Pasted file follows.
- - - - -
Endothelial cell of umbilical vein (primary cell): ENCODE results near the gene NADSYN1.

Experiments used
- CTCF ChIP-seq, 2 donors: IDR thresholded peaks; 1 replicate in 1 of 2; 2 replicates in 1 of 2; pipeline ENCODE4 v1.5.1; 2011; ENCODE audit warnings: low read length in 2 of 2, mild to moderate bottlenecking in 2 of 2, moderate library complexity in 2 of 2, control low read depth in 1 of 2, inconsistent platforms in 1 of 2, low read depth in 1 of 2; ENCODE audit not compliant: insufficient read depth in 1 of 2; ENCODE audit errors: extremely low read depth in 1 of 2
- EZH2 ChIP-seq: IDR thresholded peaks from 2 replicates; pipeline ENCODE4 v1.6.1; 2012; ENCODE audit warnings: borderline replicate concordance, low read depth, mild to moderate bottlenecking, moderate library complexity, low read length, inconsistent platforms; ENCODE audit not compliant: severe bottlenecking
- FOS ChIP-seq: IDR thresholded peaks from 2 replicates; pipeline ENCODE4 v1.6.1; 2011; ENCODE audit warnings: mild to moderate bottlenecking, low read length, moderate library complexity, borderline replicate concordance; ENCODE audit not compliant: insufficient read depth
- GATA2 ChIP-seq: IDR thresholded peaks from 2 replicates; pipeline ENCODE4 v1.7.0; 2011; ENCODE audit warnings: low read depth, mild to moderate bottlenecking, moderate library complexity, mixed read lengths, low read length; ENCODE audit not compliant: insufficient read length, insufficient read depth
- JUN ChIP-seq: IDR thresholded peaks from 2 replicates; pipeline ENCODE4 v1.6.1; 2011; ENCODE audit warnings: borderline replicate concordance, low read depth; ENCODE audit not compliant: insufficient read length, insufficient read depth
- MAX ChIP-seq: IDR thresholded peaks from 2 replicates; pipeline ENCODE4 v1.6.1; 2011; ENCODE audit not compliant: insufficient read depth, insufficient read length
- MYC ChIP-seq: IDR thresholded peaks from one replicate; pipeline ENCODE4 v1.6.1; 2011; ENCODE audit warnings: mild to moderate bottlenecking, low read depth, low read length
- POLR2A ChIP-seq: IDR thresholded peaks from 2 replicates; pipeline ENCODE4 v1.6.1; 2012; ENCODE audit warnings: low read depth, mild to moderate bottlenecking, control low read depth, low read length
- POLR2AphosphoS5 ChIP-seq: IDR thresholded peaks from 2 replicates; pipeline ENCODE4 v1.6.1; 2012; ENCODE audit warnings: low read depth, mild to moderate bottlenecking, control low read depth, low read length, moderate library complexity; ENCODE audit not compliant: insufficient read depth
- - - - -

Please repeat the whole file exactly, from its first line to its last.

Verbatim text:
Endothelial cell of umbilical vein (primary cell): ENCODE results near the gene NADSYN1.

Experiments used
- CTCF ChIP-seq, 2 donors: IDR thresholded peaks; 1 replicate in 1 of 2; 2 replicates in 1 of 2; pipeline ENCODE4 v1.5.1; 2011; ENCODE audit warnings: low read length in 2 of 2, mild to moderate bottlenecking in 2 of 2, moderate library complexity in 2 of 2, control low read depth in 1 of 2, inconsistent platforms in 1 of 2, low read depth in 1 of 2; ENCODE audit not compliant: insufficient read depth in 1 of 2; ENCODE audit errors: extremely low read depth in 1 of 2
- EZH2 ChIP-seq: IDR thresholded peaks from 2 replicates; pipeline ENCODE4 v1.6.1; 2012; ENCODE audit warnings: borderline replicate concordance, low read depth, mild to moderate bottlenecking, moderate library complexity, low read length, inconsistent platforms; ENCODE audit not compliant: severe bottlenecking
- FOS ChIP-seq: IDR thresholded peaks from 2 replicates; pipeline ENCODE4 v1.6.1; 2011; ENCODE audit warnings: mild to moderate bottlenecking, low read length, moderate library complexity, borderline replicate concordance; ENCODE audit not compliant: insufficient read depth
- GATA2 ChIP-seq: IDR thresholded peaks from 2 replicates; pipeline ENCODE4 v1.7.0; 2011; ENCODE audit warnings: low read depth, mild to moderate bottlenecking, moderate library complexity, mixed read lengths, low read length; ENCODE audit not compliant: insufficient read length, insufficient read depth
- JUN ChIP-seq: IDR thresholded peaks from 2 replicates; pipeline ENCODE4 v1.6.1; 2011; ENCODE audit warnings: borderline replicate concordance, low read depth; ENCODE audit not compliant: insufficient read length, insufficient read depth
- MAX ChIP-seq: IDR thresholded peaks from 2 replicates; pipeline ENCODE4 v1.6.1; 2011; ENCODE audit not compliant: insufficient read depth, insufficient read length
- MYC ChIP-seq: IDR thresholded peaks from one replicate; pipeline ENCODE4 v1.6.1; 2011; ENCODE audit warnings: mild to moderate bottlenecking, low read depth, low read length
- POLR2A ChIP-seq: IDR thresholded peaks from 2 replicates; pipeline ENCODE4 v1.6.1; 2012; ENCODE audit warnings: low read depth, mild to moderate bottlenecking, control low read depth, low read length
- POLR2AphosphoS5 ChIP-seq: IDR thresholded peaks from 2 replicates; pipeline ENCODE4 v1.6.1; 2012; ENCODE audit warnings: low read depth, mild to moderate bottlenecking, control low read depth, low read length, moderate library complexity; ENCODE audit not compliant: insufficient read depth